The Council's full members are Canada, Denmark (representing also Greenland and Faroe Islands), Finland, Iceland, Norway, Russia, Sweden and the USA. It has several working groups which investigate the environmental and social aspects of developing the area.

But the Council is not a legally empowered body. It does not have the muscle to veto the actions of members, who in turn are not obliged to act in accordance with its deliberations.

In fact, it is a talk shop, which gives the appearance of collaboration between interested parties, while behind the scenes they frantically scurry to gain competitive advantage over access to the trillions of dollars of riches on the continental shelves surrounding the ocean. "There is in fact no strong consensus between the states," comments Anna Galkina, a researcher on this issue at think-tank Platform.

British companies BP, Shell and Cairn Energy are amongst those behind this struggle, which has recently seen BP spectacularly falling out with Russian giant Rosneft despite heavy UK government lobbying on its behalf.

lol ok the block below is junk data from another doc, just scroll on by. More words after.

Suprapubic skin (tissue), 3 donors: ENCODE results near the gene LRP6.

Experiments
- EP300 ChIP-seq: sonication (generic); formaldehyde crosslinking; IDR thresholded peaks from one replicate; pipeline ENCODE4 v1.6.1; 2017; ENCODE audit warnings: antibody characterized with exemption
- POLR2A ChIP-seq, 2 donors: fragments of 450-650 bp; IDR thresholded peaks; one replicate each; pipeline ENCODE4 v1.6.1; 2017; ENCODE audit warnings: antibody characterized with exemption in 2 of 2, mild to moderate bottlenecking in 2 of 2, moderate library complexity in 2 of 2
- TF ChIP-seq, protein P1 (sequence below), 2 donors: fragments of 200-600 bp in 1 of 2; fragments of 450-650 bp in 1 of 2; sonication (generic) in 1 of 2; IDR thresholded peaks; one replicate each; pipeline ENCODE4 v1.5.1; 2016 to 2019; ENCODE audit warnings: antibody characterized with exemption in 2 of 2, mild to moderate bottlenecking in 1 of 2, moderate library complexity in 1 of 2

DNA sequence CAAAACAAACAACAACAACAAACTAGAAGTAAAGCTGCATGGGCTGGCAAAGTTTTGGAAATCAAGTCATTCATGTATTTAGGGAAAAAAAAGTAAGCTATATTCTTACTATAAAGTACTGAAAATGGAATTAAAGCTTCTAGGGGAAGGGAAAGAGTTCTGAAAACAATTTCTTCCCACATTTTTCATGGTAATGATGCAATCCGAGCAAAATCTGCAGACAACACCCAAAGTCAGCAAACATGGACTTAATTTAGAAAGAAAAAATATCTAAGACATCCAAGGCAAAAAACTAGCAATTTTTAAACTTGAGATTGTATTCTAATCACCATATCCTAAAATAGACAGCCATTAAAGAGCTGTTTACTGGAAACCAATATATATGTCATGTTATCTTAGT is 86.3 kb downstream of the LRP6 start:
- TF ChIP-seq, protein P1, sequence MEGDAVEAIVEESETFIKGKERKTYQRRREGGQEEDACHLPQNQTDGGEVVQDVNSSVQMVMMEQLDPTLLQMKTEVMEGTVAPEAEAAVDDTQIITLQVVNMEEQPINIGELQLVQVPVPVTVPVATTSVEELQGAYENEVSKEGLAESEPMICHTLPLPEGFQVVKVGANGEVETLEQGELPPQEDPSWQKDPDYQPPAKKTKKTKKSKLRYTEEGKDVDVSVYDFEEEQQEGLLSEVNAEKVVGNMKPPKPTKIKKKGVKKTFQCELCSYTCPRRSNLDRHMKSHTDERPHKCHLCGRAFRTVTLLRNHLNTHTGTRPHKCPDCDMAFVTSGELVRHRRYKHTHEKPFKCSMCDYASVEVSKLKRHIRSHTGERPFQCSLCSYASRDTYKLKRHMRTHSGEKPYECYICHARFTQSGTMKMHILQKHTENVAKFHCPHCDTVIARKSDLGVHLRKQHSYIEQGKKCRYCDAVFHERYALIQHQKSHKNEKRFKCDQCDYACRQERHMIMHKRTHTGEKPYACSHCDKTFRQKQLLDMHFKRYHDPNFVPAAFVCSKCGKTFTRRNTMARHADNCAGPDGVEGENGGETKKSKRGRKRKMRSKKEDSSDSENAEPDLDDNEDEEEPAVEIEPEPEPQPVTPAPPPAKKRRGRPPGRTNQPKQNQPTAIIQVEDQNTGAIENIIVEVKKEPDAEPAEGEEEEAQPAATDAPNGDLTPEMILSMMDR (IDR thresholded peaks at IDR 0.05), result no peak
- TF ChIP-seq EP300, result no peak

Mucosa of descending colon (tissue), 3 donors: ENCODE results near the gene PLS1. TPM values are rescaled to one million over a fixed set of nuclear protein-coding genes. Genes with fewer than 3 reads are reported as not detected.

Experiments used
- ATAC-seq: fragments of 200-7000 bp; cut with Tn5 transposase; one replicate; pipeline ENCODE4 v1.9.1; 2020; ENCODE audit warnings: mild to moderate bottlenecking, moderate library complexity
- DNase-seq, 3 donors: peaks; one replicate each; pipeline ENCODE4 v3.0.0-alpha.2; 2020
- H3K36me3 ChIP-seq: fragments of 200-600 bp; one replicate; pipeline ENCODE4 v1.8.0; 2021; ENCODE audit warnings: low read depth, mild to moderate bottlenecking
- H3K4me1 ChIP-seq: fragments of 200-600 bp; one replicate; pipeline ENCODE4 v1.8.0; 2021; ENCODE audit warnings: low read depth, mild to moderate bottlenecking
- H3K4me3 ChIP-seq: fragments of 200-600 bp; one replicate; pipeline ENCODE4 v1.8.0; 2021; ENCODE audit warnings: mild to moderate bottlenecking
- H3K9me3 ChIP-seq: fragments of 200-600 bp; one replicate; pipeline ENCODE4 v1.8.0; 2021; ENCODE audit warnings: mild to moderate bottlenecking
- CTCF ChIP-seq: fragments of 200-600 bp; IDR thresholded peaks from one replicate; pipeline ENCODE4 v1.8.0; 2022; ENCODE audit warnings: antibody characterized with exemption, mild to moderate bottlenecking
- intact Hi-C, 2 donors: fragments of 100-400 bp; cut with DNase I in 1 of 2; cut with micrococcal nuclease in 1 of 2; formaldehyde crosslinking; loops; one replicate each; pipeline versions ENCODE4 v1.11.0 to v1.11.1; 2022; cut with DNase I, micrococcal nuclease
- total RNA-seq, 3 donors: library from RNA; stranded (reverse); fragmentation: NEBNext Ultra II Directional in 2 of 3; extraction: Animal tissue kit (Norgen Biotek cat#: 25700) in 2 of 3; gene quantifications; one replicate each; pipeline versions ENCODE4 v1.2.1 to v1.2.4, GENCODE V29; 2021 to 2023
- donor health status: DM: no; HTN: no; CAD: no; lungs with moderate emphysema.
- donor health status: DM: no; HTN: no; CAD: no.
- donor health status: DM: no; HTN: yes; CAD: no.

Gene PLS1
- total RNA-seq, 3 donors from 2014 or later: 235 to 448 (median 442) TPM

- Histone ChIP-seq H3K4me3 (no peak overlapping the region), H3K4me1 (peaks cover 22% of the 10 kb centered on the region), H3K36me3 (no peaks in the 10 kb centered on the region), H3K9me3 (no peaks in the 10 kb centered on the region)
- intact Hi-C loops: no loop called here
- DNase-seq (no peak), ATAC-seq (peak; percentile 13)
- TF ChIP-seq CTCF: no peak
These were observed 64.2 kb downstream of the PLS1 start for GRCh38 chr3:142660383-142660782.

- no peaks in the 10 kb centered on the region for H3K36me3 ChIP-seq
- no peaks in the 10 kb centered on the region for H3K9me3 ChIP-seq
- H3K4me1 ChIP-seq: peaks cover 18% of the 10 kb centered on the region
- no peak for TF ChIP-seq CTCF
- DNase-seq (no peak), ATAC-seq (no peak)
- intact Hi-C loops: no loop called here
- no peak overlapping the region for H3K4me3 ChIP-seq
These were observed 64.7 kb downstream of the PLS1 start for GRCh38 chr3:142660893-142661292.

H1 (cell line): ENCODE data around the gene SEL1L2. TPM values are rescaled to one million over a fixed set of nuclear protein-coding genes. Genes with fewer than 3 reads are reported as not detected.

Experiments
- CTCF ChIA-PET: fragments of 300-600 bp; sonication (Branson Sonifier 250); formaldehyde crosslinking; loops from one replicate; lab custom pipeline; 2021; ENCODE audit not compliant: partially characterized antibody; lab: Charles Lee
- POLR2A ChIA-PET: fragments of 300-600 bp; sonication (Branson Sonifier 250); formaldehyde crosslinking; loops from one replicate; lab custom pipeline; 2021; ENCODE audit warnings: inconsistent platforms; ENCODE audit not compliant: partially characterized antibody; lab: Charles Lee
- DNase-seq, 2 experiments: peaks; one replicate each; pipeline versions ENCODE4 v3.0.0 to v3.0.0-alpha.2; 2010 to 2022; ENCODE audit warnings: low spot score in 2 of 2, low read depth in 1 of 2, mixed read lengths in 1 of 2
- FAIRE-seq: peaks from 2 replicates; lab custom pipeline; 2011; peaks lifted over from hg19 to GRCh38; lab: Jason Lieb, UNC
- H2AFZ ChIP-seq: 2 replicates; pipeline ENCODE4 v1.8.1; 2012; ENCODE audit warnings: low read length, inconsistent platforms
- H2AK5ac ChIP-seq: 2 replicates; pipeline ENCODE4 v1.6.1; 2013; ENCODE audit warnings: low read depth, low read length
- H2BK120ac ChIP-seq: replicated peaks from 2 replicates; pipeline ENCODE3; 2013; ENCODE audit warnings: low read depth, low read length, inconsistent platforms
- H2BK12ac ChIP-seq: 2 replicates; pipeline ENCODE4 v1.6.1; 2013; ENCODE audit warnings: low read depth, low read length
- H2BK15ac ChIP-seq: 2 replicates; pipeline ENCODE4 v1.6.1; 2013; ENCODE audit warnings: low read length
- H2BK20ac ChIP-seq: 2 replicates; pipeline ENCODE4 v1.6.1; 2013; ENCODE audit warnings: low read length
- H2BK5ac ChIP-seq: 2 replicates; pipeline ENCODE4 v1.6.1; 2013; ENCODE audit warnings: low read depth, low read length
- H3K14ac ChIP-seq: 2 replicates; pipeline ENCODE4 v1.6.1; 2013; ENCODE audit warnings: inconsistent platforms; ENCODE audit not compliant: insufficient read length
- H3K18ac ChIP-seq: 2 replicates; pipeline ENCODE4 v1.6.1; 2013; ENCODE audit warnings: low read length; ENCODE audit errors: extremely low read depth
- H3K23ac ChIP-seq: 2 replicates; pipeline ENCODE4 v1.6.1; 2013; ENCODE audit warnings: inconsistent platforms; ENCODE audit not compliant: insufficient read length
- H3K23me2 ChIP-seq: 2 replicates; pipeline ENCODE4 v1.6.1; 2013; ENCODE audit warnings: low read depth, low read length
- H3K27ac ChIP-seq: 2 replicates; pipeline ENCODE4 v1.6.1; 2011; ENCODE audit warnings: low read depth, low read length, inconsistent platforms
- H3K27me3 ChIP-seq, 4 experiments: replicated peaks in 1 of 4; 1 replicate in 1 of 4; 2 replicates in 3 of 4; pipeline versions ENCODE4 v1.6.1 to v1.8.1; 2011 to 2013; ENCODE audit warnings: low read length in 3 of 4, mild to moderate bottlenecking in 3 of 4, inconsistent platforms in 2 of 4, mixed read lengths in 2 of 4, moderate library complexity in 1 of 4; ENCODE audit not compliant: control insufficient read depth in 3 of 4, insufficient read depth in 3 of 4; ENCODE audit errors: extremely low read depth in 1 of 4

BP's troubles seem all the more ironic when you know that on 14 January 2011 BP CEO Bob Dudley and Eduard Khudainatov, CEO of the Russian state oil giant Rosneft, following a meeting with Vladimir Putin, signed their original agreement in the presence of our Energy and Climate Change Secretary Chris Huhne.

In the absence of any regulatory body capable of controlling this oil and gas rush, it has fallen to NGOs to try and put a brake on exploration.

Cairn Energy is at the forefront of the rush and is about to commence drilling off the Greenland coast. Twice this year Greenpeace has attempted to stop them with direct action, and in response Cairn has just obtained an injunction preventing them from boarding their rigs.